Wednesday, May 29, 2024

Milan, smog moves to the outskirts: fewer deaths where traffic decreases. Here are the survey data from Ats in the neighborhoods

The text focuses on the impact of pollution on mortality in Milan, Italy. It discusses the concept of “attributable deaths” as the mortality burden that could be avoided if a certain risk factor, such as pollution, is removed or reduced. The study estimates the number of deaths that could be prevented if pollution levels in Milan met the guidelines set by the World Health Organization for the protection of human health. The methodology used in the study has been refined and globally standardized over more than thirty years of epidemiological research.

It involves analyzing extensive datasets of health records and geolocated information. The results of the statistical analysis confirm the intuitive value of maps, showing that areas with heavy traffic or large thoroughfares are most affected by pollution. The research reveals that the impact of pollution is particularly critical in the outskirts of the city, with high death rates in specific neighborhoods. The text also highlights the discrepancy between legal limits for pollutants and the thresholds recommended by the World Health Organization, indicating that while pollution levels may comply with legal standards, they still exceed health protection guidelines.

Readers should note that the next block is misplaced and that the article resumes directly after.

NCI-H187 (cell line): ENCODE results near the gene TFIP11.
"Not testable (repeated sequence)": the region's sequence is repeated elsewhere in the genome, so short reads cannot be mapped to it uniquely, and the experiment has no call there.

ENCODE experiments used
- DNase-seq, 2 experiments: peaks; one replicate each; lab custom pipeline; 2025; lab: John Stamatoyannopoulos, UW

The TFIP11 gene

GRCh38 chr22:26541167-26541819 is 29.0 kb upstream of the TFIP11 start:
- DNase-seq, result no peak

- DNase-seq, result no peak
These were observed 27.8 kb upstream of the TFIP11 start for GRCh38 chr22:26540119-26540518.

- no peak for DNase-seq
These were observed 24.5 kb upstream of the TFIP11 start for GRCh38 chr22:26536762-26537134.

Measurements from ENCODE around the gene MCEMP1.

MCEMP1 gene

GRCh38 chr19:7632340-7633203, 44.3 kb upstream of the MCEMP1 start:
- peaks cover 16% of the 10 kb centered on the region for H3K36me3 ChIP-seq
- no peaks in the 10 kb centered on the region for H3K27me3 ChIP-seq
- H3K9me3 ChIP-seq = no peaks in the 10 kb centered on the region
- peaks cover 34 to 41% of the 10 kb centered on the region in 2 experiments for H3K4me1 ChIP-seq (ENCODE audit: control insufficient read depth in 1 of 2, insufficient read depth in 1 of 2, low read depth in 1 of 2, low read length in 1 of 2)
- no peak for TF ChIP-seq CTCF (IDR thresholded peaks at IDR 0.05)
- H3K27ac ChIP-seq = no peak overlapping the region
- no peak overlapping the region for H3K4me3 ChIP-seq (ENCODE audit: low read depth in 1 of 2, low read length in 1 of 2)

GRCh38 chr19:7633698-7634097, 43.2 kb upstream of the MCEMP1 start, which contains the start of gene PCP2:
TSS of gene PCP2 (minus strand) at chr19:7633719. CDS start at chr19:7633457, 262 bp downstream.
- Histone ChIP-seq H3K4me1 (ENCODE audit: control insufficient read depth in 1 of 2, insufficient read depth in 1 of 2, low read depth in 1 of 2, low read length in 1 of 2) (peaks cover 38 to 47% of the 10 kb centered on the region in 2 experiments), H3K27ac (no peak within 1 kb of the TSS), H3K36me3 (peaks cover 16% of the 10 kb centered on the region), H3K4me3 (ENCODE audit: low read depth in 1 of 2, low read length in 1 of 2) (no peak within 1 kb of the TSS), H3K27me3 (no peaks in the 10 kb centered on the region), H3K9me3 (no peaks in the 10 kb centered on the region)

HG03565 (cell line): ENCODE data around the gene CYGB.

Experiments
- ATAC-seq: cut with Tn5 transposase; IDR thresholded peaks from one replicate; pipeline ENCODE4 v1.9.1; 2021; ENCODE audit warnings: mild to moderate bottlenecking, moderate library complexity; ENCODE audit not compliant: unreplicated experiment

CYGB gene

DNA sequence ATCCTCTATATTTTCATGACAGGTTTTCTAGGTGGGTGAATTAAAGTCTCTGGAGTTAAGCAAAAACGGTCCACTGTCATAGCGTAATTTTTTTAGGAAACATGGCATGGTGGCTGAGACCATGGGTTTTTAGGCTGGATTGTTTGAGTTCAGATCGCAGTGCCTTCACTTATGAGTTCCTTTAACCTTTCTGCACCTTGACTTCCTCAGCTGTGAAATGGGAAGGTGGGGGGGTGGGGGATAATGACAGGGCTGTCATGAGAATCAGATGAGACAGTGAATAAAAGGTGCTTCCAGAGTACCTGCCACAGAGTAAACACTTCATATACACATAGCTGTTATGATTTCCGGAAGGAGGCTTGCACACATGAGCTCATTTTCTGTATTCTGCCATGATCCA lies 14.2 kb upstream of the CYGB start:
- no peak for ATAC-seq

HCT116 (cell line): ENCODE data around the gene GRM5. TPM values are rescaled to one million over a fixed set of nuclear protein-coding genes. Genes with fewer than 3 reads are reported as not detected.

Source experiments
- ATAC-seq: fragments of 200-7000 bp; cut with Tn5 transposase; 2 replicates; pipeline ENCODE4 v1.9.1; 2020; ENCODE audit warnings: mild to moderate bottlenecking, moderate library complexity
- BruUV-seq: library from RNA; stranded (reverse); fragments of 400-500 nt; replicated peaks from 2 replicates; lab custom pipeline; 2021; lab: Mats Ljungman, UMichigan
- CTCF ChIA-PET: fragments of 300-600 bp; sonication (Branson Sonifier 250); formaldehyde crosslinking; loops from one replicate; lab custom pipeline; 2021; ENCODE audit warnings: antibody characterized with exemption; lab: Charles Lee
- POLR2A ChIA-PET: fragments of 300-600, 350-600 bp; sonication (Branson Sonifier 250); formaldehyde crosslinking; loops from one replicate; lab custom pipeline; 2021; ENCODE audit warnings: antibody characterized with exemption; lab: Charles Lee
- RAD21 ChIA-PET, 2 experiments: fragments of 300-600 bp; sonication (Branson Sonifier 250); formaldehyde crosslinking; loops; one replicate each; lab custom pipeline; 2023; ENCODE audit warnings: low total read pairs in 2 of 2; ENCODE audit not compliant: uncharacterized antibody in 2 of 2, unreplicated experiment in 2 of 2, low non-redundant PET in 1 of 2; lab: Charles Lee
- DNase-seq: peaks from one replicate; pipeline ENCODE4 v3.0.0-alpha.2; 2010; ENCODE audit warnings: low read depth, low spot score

The conclusion suggests that reducing fine particulate matter (Pm2.5) could contribute, along with limiting cigarette smoking, to a drastic reduction in lung cancer mortality. The text also promotes a newsletter for updates on news from Milan and Lombardy. The date of the article is February 3, 2024.

Leave a Reply

Your email address will not be published. Required fields are marked *